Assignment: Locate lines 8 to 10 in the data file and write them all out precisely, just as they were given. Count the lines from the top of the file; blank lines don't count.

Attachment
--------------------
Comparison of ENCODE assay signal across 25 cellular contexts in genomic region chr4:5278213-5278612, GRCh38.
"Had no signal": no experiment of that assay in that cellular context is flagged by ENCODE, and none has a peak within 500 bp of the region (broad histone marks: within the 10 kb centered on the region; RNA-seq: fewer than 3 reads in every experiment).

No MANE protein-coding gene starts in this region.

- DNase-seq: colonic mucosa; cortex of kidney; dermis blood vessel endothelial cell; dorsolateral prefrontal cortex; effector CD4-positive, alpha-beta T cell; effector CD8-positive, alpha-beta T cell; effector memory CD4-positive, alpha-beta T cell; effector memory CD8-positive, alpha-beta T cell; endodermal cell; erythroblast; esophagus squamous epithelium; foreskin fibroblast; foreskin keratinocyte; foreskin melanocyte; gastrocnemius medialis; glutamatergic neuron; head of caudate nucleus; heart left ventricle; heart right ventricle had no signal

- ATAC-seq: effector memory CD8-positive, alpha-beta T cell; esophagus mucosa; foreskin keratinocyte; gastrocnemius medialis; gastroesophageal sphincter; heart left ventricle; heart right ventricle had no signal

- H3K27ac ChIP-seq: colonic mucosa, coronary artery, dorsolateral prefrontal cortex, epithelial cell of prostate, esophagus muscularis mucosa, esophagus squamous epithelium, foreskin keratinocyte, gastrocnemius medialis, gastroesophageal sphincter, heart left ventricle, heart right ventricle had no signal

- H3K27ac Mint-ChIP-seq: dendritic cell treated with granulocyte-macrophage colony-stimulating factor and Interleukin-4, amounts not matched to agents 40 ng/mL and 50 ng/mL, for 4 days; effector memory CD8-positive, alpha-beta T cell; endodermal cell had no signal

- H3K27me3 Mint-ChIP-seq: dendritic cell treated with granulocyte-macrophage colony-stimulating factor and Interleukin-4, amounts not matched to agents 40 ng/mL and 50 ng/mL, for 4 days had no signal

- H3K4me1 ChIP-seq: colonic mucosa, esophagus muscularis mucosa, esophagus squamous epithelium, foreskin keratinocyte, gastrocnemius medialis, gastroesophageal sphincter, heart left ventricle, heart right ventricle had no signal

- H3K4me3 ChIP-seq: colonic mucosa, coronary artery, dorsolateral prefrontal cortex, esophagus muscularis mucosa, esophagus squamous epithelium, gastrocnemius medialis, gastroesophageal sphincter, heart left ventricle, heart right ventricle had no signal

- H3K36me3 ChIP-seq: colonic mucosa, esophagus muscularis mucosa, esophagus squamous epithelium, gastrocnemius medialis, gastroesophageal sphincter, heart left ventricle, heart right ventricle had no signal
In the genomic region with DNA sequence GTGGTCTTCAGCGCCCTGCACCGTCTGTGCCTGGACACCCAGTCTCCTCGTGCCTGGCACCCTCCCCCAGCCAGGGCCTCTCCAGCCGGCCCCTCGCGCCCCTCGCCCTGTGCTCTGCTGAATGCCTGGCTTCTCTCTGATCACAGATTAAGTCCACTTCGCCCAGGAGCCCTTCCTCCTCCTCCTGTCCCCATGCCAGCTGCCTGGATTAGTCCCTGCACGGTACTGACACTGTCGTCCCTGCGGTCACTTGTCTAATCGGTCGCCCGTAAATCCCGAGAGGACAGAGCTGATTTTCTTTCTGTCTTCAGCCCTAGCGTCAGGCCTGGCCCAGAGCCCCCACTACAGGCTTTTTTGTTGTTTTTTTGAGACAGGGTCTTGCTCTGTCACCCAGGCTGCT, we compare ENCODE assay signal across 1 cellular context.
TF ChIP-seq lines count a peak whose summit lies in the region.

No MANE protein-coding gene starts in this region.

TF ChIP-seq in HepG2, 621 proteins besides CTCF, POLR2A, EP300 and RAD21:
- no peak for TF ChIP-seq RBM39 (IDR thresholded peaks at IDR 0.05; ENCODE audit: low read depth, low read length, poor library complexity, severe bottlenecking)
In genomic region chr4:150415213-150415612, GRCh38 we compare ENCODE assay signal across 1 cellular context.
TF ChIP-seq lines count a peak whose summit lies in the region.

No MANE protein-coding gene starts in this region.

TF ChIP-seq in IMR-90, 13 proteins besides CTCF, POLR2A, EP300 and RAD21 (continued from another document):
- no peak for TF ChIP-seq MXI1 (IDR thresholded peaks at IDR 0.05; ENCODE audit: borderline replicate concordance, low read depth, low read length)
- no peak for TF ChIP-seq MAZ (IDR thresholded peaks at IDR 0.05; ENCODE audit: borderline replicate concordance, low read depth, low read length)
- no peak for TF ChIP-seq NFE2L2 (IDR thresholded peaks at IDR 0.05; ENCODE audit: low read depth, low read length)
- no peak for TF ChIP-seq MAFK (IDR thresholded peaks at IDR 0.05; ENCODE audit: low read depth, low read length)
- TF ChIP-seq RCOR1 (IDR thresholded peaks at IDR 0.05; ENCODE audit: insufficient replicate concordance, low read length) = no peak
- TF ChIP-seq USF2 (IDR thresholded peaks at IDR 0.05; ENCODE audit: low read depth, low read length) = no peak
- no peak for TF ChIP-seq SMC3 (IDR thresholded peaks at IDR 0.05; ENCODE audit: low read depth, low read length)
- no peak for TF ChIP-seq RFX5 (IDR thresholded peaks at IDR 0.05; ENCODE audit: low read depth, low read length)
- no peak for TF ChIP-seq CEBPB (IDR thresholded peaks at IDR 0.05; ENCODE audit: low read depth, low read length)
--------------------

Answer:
- H3K27me3 Mint-ChIP-seq: dendritic cell treated with granulocyte-macrophage colony-stimulating factor and Interleukin-4, amounts not matched to agents 40 ng/mL and 50 ng/mL, for 4 days had no signal

- H3K4me1 ChIP-seq: colonic mucosa, esophagus muscularis mucosa, esophagus squamous epithelium, foreskin keratinocyte, gastrocnemius medialis, gastroesophageal sphincter, heart left ventricle, heart right ventricle had no signal

- H3K4me3 ChIP-seq: colonic mucosa, coronary artery, dorsolateral prefrontal cortex, esophagus muscularis mucosa, esophagus squamous epithelium, gastrocnemius medialis, gastroesophageal sphincter, heart left ventricle, heart right ventricle had no signal